Passport
More Is More

sorcadmin's picture
First, from a distance.
Photos © 2000, Jack Hollingsworth, All Rights Reserved

I call it "total coverage"-bringing back the photos that tell the story of a place, an event, a personality. The concept comes from the days, over 15 years ago, when I shot film and video and worked through what was practically a check list of shots that would be needed to tell the story: the establishing (or long) shot, the medium shot, the close-up; and a few shots in-between, like the medium close-up and the extreme close-up.

Sometimes I think that the idea of total coverage is the difference between an amateur and a professional. An amateur often goes into a situation or a locale at a frenetic pace, feeling that "no matter what, I've got to get the shot." He sees the shot, takes one or two frames and is out. And truly, amateurs can do that-they aren't shooting for a livelihood-and, in fairness, they often have only enough time to do that. A professional can't take that chance. A pro does just the opposite: he has a purposeful flow to his shoot; he goes in without hurry, uses patience, gets the overall shot, the medium shot, and so on. He stays around to get whatever a scene or a setup has to offer.

Closer.

I guess you could say I've made a career of total coverage, and I think it's probably one of the reasons I've been successful. First, of course, I have to produce salable photographs-that's a given-but then I have to have a variety of takes on a particular place or subject. I see the effect of total coverage in my stock sales, as people often call and say that they like a shot I did of, say, the Eiffel Tower, but then they ask if I have it from a different angle or distance, or with a different filter or different lens. And as a matter of fact, I do-I have a lot on my subject. "Let me send some other views to you," I say. And there's a sale.

The benefit of total coverage for an amateur photographer is not in sales, but in better pictures-if you truly work a scene, chances are you're going to first add variety to your images, and then, because you're going to start looking for different ways to portray your subject, you're going to add imagination.

Then even closer.

Before I sat down to write this column, I'd never really thought about total coverage in terms of it being a shooting plan, but now as I think about how I go about my shooting, it does seem pretty systematic. The photos you see accompanying this article are typical of how I work. They're from a two-hour session I did with a Chinese opera performer. I started with the long, establishing shot, using either my 80-200mm zoom or my 300mm telephoto; then I gradually moved in closer, getting a more intimate portrait, until I was in close with my favorite lens, the 50mm f/1.4.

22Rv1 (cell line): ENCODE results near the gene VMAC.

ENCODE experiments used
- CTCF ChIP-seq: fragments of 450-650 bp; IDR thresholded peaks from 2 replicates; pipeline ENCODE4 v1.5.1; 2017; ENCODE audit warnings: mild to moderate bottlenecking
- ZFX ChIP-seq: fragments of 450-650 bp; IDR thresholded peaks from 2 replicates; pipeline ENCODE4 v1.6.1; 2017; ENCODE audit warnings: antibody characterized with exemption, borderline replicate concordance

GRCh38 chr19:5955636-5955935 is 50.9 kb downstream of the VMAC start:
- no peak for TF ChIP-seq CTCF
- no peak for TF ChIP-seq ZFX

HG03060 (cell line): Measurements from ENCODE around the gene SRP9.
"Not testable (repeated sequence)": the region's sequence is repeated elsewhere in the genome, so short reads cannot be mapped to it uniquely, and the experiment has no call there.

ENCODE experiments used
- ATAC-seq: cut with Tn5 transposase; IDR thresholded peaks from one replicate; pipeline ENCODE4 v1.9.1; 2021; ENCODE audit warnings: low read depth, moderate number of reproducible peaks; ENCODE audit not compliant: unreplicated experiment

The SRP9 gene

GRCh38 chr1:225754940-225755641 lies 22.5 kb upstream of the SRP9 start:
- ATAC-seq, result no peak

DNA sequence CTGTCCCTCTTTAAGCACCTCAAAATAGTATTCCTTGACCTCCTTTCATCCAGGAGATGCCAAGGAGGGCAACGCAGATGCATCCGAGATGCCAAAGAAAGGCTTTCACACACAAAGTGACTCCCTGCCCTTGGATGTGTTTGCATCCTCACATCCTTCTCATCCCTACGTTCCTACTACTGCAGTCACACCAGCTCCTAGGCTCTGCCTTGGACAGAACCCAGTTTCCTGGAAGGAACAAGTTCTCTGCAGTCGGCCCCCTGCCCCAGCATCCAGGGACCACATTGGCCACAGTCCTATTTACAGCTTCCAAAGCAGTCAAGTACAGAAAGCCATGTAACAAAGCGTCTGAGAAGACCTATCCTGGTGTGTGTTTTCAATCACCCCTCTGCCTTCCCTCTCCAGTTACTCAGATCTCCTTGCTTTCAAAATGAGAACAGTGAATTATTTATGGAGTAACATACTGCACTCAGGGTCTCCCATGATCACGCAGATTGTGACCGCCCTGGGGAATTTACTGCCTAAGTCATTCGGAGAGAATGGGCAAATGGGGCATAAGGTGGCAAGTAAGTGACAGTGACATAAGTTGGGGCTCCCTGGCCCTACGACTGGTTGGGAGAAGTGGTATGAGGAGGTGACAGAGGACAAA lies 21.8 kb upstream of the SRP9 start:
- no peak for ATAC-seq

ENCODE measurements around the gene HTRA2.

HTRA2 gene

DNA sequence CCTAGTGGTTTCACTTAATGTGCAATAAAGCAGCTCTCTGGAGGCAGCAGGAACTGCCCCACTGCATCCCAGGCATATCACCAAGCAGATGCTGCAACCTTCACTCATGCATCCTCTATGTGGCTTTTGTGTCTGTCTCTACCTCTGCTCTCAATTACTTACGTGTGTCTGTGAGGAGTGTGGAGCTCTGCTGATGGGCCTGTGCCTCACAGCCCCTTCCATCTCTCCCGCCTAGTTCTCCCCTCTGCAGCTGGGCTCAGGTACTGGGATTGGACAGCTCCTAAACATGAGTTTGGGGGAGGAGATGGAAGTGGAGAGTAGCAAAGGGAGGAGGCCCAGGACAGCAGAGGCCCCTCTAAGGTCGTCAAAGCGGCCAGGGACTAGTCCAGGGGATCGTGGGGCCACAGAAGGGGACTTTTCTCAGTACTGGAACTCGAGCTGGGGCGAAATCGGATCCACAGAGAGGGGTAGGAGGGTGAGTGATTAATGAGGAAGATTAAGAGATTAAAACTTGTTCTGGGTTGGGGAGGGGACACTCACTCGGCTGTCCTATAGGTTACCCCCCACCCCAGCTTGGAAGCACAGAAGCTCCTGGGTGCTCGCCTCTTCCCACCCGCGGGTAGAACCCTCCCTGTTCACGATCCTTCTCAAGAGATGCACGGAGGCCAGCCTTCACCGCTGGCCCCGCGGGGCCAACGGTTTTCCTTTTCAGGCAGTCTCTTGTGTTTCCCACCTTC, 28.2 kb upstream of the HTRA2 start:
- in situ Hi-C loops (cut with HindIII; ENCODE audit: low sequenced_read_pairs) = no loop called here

Then I worked different angles, backgrounds, props ÔéČand then thought, now that I've covered this in color, how would it look in black and white? If I shoot in black and white, will there be a different feeling and meaning to the pictures, which can mean another market for the images? Lastly, I always think about how I'm interpreting the subject. I'll start with something basic, the expected view of the scene, then move to something more unusual, maybe even weird.

Say, I wonder how she'll look in black and white?

But you can't do any of these things unless you exercise patience and discipline and stay in a scene long enough to push the envelope, to challenge your brain to look at a subject differently, no matter what that subject is-a landscape, landmark, or person. You have to keep yourself open to what the scene is saying to you.

It's more than just "spending the time"-though that's important, and often professionals have more time to spend on a location because that's their job. It's really about using the time wisely, applying ideas to the time and then exploring those ideas.

Of course, here we're talking about what I do-travel photography, and these ideas we've been talking about benefit travel images in another way. By spending the time and challenging yourself, you're going to learn about a place you might never before have visited. You're learning the territory, and that means you won't be overwhelmed by it.

Don't forget some horizontals and a few props.

I'd suggest even going to a location and just sitting there, watching what's going on. Don't shoot; observe. If it's a well-known landmark-let's use the Eiffel Tower again-just walk around, then sit down, observe, see how other people react to it. Look, too, at how other photographers shoot it. Relax, maybe take a few notes on the light. Don't rush through the experience. Take the time to allow the subject to come to you, rather than rush up to it, shoot and run off.

Sometimes conditions require that you take your time. For the photos here, which were taken in Singapore, I paid the model for the session, hired an interpreter and transportation and picked a particular location for the shoot. And when we got there it was pouring rain. So I went to Plan B-find protection from the elements. I located an awning, which meant I had to go to a higher speed film and think a little differently about my subject, as opposed to just shooting in bright sunlight or open shade. For a while we tried waiting out the rain and during that time I talked with the model. For 20 minutes I asked about the makeup and costumes; we talked about Chinese opera and its roots. By the time I started shooting I had a much better sense of what I was doing and wanted to do, and I know that 20 minutes made a big difference in the quality of the pictures.

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